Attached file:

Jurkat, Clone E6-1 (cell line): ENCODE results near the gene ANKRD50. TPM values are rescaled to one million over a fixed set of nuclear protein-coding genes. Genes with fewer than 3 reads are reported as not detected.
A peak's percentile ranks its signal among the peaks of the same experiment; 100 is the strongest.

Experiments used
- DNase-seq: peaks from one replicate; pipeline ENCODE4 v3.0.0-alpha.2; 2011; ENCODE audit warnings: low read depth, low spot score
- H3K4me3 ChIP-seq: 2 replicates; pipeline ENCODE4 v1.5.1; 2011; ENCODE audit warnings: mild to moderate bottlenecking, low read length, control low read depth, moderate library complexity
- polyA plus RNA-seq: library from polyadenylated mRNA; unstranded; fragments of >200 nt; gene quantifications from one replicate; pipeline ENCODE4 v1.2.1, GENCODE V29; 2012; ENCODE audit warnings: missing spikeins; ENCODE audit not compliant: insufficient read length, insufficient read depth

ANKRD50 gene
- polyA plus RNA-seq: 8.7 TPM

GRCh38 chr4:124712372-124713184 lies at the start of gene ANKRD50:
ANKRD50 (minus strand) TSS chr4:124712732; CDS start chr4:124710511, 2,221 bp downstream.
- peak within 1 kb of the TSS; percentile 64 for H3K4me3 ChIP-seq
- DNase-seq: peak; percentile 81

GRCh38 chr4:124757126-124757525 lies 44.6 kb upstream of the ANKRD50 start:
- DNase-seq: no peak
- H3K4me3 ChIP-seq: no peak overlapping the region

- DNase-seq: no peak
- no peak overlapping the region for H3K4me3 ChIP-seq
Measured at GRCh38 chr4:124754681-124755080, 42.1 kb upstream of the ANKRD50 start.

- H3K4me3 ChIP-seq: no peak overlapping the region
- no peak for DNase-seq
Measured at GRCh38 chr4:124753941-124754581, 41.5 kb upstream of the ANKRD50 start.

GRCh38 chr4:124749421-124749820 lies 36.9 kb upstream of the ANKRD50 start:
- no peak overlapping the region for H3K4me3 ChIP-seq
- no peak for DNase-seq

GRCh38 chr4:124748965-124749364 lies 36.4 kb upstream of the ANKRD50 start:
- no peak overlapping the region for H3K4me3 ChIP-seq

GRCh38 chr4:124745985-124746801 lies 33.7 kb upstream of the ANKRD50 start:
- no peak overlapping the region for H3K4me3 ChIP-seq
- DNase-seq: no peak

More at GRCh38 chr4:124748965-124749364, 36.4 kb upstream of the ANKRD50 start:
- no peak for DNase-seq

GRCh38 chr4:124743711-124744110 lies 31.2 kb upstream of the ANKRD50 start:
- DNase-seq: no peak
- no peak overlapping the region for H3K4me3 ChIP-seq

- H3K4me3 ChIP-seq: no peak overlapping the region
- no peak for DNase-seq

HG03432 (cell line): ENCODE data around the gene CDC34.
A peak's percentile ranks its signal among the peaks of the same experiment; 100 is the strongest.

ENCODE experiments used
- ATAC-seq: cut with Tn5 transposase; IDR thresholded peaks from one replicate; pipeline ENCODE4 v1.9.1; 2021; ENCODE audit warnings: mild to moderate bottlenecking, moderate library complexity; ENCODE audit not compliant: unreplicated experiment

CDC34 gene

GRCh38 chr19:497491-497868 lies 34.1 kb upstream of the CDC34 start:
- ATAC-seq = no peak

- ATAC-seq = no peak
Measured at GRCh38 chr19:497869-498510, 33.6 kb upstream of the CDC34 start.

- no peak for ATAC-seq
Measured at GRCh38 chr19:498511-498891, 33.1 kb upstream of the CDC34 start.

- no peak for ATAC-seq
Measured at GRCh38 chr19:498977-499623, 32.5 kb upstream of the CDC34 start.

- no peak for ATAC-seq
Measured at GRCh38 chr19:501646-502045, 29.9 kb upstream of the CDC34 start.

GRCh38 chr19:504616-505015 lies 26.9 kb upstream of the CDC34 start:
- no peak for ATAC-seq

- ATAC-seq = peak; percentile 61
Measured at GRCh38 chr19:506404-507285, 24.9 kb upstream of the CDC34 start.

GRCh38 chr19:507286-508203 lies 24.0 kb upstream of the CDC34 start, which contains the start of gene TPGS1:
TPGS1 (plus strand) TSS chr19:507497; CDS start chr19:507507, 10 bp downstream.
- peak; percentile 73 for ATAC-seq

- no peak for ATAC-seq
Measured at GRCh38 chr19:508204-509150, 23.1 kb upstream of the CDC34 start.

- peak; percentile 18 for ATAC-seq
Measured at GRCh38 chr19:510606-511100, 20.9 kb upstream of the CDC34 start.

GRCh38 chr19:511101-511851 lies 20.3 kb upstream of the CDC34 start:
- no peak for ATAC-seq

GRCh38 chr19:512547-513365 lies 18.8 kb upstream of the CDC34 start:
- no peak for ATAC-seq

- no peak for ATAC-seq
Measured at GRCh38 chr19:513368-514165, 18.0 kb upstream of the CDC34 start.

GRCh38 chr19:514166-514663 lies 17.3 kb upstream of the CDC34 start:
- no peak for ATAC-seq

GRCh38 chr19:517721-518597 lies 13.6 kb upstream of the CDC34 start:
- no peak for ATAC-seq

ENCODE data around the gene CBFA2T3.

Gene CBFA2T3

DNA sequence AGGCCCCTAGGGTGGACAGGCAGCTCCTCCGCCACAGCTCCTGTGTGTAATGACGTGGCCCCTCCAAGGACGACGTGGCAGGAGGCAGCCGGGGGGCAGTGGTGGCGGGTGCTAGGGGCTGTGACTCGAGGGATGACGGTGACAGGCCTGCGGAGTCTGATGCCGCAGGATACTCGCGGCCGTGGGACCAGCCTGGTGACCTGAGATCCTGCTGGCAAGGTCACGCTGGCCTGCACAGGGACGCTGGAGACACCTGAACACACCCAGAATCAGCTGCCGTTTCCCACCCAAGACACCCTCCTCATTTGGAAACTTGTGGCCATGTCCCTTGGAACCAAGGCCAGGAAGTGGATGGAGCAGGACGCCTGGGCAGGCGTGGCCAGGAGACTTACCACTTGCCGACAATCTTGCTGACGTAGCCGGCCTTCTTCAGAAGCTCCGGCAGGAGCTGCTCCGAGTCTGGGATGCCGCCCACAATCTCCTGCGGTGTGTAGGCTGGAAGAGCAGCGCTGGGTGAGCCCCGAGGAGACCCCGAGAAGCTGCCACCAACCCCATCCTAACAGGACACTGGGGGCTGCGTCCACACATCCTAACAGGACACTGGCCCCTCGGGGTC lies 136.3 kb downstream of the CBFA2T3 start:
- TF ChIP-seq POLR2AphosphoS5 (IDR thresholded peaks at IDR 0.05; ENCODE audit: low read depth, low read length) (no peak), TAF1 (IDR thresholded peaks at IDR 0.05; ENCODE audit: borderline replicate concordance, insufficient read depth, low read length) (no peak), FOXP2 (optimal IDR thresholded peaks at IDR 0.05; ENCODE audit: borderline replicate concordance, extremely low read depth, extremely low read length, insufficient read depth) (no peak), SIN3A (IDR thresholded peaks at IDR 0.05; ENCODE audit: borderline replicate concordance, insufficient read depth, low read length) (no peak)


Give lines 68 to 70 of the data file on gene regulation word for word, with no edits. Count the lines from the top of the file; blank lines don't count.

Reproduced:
Measured at GRCh38 chr19:513368-514165, 18.0 kb upstream of the CDC34 start.

GRCh38 chr19:514166-514663 lies 17.3 kb upstream of the CDC34 start:
- no peak for ATAC-seq